A sense of place trail through Barcelona

From the site of the Republican Army’s Spanish Civil War gun placements and shelters.

Working through Nick Lloyd’s Iberia Nature and Spanish Civil War tours I was able to take some visitors on a rarely-run, long Barcelona walk at the weekend.  We ventured through some of the city’s particularly meaning-laden places, as well as other places less well-known, applying a kind of sense of place framework as we went.

Here’s a quick run-down of the morning-into-afternoon:

The sober splendour of Santa Maria del Mar at the start of the day.

— How built places can nourish and inspire awe in the extraordinary endeavors of our predecessors.

Imagining the last stand of the Barcelonins against invading Bourbon forces in 1714 and the subsequent oppression of the city, its cultures and institutions (at Fossar de les Moreres and the Mercat del Born).

— How places can be so steeped in meaning and identity-defining for particular groups (“locals” perhaps) and yet not for others (e.g. oblivious passersby).  How places become politicised because of this, and what this means for planning, heritage management, conservation and other decision-making processes.

To Gràcia town on a local bus through the Eixample, talking about socialist engineers and meeting Sr. Rovira i Trias (in his bronze form)

— How designs can be made for better lives through planned places–from drawing board and Greenfield site to reality, albeit a reality subsequently “compromised” by privatisation of space, property speculation, and the onslaught of motorised traffic with its accompanying noise, hardware, stress and contamination.

Skirting Park Güell, the gated community that was never to be.  But what now, gated tourism?

— How open, public places must be shared by different groups, despite their differing interests, appreciation and forms of attachment, and despite the differing costs and stresses they impose on a place.

Leaving the crowds behind amidst the spring flowers, shrubs and fruit trees of the more workaday Parc Carmel.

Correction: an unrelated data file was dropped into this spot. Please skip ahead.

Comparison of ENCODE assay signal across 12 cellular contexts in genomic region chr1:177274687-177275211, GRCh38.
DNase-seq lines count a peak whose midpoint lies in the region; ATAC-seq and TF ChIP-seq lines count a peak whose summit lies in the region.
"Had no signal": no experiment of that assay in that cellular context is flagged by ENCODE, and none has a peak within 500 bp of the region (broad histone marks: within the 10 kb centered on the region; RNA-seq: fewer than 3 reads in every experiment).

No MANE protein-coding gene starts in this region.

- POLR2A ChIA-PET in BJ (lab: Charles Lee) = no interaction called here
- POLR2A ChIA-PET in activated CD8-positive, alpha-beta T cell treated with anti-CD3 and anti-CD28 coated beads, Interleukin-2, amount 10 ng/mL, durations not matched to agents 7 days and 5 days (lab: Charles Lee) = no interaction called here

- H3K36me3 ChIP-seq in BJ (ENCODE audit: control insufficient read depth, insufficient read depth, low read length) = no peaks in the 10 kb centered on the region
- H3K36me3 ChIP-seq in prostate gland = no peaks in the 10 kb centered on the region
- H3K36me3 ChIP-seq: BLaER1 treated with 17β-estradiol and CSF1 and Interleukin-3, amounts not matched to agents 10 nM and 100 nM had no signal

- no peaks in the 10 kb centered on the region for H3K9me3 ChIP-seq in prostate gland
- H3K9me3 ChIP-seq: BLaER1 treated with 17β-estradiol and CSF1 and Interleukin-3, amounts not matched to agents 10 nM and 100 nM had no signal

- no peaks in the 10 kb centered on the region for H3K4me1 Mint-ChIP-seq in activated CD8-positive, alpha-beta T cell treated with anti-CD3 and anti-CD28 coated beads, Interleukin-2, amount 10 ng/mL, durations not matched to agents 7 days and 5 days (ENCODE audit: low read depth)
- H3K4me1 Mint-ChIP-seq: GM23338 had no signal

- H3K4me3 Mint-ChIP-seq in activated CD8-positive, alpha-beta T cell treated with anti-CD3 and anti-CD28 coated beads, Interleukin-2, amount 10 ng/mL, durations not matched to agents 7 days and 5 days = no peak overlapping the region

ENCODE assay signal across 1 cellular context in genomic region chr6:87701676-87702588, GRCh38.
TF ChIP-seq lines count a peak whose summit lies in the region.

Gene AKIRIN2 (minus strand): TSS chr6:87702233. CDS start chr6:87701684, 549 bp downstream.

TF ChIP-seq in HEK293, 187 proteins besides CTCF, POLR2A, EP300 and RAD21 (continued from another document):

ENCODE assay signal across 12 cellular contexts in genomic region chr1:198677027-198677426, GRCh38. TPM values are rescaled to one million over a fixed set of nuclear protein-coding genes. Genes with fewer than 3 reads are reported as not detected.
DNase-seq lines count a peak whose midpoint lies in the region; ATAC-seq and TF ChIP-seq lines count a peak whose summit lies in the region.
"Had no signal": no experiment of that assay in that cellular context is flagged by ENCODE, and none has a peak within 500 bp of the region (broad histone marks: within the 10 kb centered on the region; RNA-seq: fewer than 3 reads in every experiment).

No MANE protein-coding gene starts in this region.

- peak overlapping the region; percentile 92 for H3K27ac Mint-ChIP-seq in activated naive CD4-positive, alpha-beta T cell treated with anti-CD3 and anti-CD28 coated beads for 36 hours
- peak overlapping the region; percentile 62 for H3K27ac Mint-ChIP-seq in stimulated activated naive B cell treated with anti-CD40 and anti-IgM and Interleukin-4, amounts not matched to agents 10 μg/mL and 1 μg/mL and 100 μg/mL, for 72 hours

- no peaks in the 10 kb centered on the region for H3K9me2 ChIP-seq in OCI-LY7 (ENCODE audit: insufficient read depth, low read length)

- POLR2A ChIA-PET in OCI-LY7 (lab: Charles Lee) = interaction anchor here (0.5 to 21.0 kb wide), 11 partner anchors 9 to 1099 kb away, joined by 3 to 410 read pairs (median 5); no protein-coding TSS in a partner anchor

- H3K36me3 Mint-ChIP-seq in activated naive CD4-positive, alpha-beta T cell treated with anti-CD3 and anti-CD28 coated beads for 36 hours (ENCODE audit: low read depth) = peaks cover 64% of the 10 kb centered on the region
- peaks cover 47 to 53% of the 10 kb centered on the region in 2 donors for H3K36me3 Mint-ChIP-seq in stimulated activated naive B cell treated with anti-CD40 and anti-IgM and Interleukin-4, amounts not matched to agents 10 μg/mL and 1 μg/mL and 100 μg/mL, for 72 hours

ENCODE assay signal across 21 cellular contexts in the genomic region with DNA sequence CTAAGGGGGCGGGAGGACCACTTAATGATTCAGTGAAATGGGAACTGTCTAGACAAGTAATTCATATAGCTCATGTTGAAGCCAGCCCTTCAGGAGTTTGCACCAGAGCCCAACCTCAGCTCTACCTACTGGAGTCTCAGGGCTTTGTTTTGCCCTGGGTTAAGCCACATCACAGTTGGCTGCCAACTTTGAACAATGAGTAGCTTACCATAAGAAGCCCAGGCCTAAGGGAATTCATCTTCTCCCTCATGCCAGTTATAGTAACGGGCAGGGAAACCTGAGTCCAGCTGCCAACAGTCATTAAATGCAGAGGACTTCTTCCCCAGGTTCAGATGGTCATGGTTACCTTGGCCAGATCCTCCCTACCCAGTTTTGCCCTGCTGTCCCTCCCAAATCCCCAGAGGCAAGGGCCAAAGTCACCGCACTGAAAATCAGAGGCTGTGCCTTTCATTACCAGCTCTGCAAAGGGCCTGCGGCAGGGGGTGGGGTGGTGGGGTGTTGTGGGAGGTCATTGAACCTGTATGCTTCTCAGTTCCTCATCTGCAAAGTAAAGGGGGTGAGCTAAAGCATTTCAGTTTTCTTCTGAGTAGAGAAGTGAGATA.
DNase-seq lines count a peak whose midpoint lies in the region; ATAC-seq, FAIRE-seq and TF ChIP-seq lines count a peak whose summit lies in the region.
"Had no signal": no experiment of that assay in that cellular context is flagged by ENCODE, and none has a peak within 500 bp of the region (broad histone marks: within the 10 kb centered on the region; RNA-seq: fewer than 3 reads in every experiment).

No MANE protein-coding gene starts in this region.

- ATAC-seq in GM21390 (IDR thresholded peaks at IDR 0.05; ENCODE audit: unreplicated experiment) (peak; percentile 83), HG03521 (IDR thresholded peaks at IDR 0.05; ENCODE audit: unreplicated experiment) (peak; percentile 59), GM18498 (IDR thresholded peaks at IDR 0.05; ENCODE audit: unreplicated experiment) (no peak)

— How the “ordinary” in places can also be a source of enjoyment and reflection.

The legacy of “barraquisme” (shanty towns in Barcelona) and the systematic bombing of Barcelona during the Spanish Civil War.

— How the history of places is multi-layered: there is always more than one source for the stories a place can tell. 

360-degree views to inspire further conversation, particularly on the landmarks that attest to Barcelona-style boosterism (or exhibitionism), 1888 to 2004.

— How power seeks to inflate places with mythology, project place images and foster place imaginings along flight pathways and fibre-optic cable–but to serve whose interests?

Wandering wearily down to the neighbourhood of Horta in warm sunshine talking about the injustices of “el crisis”, particularly in Spain, and the future for young people in general–is a better, fairer society possible?

— How places are indeed multi-sensorial–they tire and inspire you, and passing through them encourages you to think and converse.

A 6-hour Barcelona walk, grazing at local cafés along the way and hearing about Oakland California too.

— How places never exist as islands.  However tenuously or infrequently, different places and their people interconnect and inform each other.

If you’re interested in going on a Barcelona tour like this or similar please get in touch via Nick Lloyd’s tour pages.  His Spanish Civil War tours in Barcelona are highly recommended, by the way.



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